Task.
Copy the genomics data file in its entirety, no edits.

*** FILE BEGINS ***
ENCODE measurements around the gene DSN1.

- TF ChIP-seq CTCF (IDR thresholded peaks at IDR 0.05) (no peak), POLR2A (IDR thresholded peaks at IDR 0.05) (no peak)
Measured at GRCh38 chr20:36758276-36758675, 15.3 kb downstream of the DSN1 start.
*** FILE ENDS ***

ENCODE measurements around the gene DSN1.

- TF ChIP-seq CTCF (IDR thresholded peaks at IDR 0.05) (no peak), POLR2A (IDR thresholded peaks at IDR 0.05) (no peak)
Measured at GRCh38 chr20:36758276-36758675, 15.3 kb downstream of the DSN1 start.